Monday, June 30, 2008

Window on Eurasia: Half of Russia’s Middle Class Thinking about Moving Abroad Permanently

Paul Goble

Vienna, June 30 – Nearly half of Russia’s emerging middle class, a group which many see as the basis for stable development toward a more open society, tells pollsters its members do not trust their government, fear the West will do little to defend their rights, but nonetheless say they are ready to leave their country to live and work abroad on a permanent basis.
An article in yesterday’s “Gazeta” reports that 46 percent of the members of Russia’s middle class do not believe the assurances of the Kremlin and government media that the country has entered “an epoch of stability and well-being,” and 48 percent say they are ready to move abroad as a result (
At the present time, 76 percent of Russians who see themselves as middle class do not believe they could “defend themselves from the arbitrariness of those in power, the militia and tax collectors, the Nevada Center reports, and 65 percent of them doubt that they could successfully “defend their rights and interests in a court of law.”
Nearly three-quarters of the Russian middle class are convinced that “a strong Russia” will generate “dissatisfaction” in the West and lead to a worsening of relations between their country and the developed world. And its members, the paper says, “do not believe that Western public opinion sincerely shares their concern about the arbitrariness” of Russian officials.
Indeed, “Gazeta” says, the respondents in the polls the paper cities “see in the protests of foreigners [about what the Russian government is doing not a real desire to help them toward a better future but] only an instrument of dishonest competition in the struggle for influence in the world.”
Although such polls are not without problems, the pattern these results suggest is disturbing. First of all, the group that is supposed to be the most actively integrated into society is sufficiently alienated to be thinking about leaving Russia permanently, voting with their feet against the image of the country the Kremlin has gone to such pains to project.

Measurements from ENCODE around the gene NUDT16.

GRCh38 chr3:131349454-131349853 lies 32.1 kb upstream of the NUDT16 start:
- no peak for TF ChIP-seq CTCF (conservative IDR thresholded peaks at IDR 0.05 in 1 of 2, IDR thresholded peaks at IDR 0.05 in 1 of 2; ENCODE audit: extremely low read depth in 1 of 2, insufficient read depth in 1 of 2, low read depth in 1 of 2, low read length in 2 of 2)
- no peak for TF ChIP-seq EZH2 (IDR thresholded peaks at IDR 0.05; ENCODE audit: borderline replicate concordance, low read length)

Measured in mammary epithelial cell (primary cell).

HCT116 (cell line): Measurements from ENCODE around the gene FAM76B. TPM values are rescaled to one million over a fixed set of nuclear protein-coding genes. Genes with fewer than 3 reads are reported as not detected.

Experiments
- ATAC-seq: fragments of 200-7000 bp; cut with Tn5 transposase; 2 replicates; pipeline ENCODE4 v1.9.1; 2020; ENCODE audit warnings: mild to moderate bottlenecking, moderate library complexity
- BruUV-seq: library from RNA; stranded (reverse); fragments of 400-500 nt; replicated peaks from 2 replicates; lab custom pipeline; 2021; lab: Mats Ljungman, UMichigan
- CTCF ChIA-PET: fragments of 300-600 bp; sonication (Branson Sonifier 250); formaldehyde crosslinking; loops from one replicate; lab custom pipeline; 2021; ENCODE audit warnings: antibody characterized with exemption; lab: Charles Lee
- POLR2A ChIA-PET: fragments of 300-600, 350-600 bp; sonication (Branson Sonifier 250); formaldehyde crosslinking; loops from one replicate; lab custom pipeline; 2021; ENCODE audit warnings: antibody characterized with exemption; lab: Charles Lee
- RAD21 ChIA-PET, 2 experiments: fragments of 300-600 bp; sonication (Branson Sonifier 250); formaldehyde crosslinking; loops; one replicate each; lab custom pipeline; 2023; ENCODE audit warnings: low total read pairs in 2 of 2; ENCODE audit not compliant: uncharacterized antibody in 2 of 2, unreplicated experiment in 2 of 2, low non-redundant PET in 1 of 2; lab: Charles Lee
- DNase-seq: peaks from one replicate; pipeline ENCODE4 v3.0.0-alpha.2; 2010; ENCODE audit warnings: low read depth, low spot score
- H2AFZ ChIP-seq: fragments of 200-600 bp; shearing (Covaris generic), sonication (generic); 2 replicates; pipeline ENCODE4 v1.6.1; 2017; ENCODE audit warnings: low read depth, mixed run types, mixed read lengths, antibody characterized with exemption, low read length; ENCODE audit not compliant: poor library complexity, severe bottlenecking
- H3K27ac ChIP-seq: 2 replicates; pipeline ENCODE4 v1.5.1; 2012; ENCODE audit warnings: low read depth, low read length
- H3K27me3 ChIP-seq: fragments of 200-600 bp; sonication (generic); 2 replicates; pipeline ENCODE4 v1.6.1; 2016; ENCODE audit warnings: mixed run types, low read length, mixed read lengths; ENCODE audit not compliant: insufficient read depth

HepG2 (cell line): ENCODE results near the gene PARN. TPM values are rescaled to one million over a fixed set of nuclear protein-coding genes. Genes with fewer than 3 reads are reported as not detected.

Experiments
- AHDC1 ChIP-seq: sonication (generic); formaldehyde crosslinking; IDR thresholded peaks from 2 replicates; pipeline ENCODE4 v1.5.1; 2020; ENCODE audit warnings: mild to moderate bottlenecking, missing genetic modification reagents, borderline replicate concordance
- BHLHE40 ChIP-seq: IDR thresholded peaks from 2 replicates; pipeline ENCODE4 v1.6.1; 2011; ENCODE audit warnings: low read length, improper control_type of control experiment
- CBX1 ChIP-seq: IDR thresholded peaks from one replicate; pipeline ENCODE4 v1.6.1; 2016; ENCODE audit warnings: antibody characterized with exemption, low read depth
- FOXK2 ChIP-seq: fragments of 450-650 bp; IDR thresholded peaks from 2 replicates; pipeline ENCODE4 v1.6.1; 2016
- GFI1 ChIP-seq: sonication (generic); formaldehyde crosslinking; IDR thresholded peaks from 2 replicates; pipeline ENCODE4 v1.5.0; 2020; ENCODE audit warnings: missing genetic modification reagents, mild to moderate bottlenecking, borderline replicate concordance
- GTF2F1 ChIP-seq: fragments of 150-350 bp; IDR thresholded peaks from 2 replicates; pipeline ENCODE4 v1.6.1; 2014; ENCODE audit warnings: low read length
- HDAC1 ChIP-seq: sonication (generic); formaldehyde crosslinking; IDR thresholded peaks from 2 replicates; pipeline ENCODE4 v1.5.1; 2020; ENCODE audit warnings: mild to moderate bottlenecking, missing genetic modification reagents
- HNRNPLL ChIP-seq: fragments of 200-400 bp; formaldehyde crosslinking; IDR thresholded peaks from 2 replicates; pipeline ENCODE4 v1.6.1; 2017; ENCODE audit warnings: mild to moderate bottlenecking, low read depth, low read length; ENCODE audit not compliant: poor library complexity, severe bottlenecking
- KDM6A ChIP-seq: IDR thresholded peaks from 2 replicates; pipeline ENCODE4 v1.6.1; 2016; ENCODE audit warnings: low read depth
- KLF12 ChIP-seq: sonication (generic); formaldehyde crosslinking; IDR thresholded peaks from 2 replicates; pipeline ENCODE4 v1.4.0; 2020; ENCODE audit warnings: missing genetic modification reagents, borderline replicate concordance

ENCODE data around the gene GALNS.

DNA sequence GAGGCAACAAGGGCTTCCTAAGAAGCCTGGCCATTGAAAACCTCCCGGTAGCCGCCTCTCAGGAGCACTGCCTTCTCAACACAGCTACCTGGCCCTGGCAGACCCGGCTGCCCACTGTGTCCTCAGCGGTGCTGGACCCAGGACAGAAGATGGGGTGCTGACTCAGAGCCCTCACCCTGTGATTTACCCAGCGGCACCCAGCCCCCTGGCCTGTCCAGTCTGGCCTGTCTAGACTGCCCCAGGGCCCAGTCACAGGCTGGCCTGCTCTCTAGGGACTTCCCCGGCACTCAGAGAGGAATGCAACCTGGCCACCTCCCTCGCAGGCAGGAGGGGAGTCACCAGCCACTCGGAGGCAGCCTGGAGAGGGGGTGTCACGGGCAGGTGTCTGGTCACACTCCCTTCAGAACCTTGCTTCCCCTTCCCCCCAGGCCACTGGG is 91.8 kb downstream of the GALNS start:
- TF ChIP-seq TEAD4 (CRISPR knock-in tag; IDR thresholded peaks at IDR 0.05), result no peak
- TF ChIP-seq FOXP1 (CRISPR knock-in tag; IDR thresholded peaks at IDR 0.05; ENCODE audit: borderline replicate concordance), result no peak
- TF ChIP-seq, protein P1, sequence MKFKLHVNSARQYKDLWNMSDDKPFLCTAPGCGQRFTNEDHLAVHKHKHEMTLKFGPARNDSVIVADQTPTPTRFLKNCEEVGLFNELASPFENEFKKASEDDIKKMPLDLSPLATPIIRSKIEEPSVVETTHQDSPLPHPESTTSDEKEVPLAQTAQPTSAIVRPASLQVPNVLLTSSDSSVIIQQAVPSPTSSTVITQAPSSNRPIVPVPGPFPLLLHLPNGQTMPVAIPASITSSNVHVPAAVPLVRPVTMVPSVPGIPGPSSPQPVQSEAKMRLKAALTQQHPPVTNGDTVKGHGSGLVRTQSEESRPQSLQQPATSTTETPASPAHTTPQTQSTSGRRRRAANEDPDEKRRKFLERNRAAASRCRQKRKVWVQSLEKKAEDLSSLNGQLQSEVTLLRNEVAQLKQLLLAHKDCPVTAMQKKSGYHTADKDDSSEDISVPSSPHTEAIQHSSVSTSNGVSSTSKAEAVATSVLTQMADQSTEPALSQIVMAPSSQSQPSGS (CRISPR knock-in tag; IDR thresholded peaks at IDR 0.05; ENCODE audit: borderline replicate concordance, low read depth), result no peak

Second, their attitudes, the polls suggest, reflect not only a desire for a better life economically – 40 percent of the sample suggested that would be a major factor in a decision to move abroad – but also concerns about the stability of the country, protection of their rights, and their lack of a sense of efficacy.
Almost one in three – 29 percent -- of the members of the Russian middle class said they were thinking about leaving because of fears of future destabilization in their native country. Twenty-seven percent pointed to crime, terrorism and a threat to their lives in Russia, and 23 percent pointed to problems with the political system in Russia today.
In the view of the members of the Russian middle class, the situation at home is so bad that they are quite prepared to pay bribes as a way of advancing their interests, with “about half” saying they would do so in court, and 60 percent indicating that they would do so in areas like medicine and education which are “formally considered to be free.”
And third, many members of the Russian middle class have mixed feelings about the West. On the one hand, many of them do not believe the West is really interested in helping them and their country toward a better future. But on the other, half of its members say they want to move there because their situation in Russia is so dire.
That conflict, sociologists told the paper, is more apparent than real because it reflects both a survival from Soviet times of negative images about Western policy and a more adequate understanding of what life is like in Western countries now, an appreciation gained in many cases from travel there.
But however that might be, no country, not the Russian Federation or anywhere else, can look confidently to the future if so many of its most economically, politically and intellectually active citizens are willing to tell pollsters that they are thinking about leaving even if the number who would actually do so almost certainly would be far smaller.

UPDATE for July 1. The complete data set on which the “Gazeta” article discussed above has now been published online at

UPDATE for July 4. According to a Levada Center poll, nearly three quarters of all Russians – 73 percent – say that they feel themselves defenseless in the face of arbitrary behavior by the government (

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